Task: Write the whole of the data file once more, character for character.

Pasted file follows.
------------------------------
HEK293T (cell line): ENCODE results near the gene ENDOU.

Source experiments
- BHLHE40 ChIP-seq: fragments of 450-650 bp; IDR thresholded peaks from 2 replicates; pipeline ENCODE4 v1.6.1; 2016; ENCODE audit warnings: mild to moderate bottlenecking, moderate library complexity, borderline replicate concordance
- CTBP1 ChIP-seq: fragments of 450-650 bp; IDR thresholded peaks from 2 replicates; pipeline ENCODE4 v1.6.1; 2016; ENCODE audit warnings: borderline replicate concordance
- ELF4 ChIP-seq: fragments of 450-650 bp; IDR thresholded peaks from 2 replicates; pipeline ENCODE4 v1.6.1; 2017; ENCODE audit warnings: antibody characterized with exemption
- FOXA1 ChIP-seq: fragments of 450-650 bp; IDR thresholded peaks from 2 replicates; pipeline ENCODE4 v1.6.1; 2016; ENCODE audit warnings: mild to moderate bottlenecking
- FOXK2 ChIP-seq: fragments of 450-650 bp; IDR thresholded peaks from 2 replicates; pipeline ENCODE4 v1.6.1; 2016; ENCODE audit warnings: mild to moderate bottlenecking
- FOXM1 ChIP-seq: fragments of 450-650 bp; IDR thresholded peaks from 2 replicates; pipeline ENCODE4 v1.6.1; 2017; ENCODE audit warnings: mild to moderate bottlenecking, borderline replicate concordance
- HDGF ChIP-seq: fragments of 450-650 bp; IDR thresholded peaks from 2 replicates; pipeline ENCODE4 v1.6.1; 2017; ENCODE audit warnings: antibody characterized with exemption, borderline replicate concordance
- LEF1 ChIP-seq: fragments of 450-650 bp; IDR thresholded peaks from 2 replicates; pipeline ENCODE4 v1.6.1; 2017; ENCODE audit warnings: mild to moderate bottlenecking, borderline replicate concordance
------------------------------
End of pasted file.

HEK293T (cell line): ENCODE results near the gene ENDOU.

Source experiments
- BHLHE40 ChIP-seq: fragments of 450-650 bp; IDR thresholded peaks from 2 replicates; pipeline ENCODE4 v1.6.1; 2016; ENCODE audit warnings: mild to moderate bottlenecking, moderate library complexity, borderline replicate concordance
- CTBP1 ChIP-seq: fragments of 450-650 bp; IDR thresholded peaks from 2 replicates; pipeline ENCODE4 v1.6.1; 2016; ENCODE audit warnings: borderline replicate concordance
- ELF4 ChIP-seq: fragments of 450-650 bp; IDR thresholded peaks from 2 replicates; pipeline ENCODE4 v1.6.1; 2017; ENCODE audit warnings: antibody characterized with exemption
- FOXA1 ChIP-seq: fragments of 450-650 bp; IDR thresholded peaks from 2 replicates; pipeline ENCODE4 v1.6.1; 2016; ENCODE audit warnings: mild to moderate bottlenecking
- FOXK2 ChIP-seq: fragments of 450-650 bp; IDR thresholded peaks from 2 replicates; pipeline ENCODE4 v1.6.1; 2016; ENCODE audit warnings: mild to moderate bottlenecking
- FOXM1 ChIP-seq: fragments of 450-650 bp; IDR thresholded peaks from 2 replicates; pipeline ENCODE4 v1.6.1; 2017; ENCODE audit warnings: mild to moderate bottlenecking, borderline replicate concordance
- HDGF ChIP-seq: fragments of 450-650 bp; IDR thresholded peaks from 2 replicates; pipeline ENCODE4 v1.6.1; 2017; ENCODE audit warnings: antibody characterized with exemption, borderline replicate concordance
- LEF1 ChIP-seq: fragments of 450-650 bp; IDR thresholded peaks from 2 replicates; pipeline ENCODE4 v1.6.1; 2017; ENCODE audit warnings: mild to moderate bottlenecking, borderline replicate concordance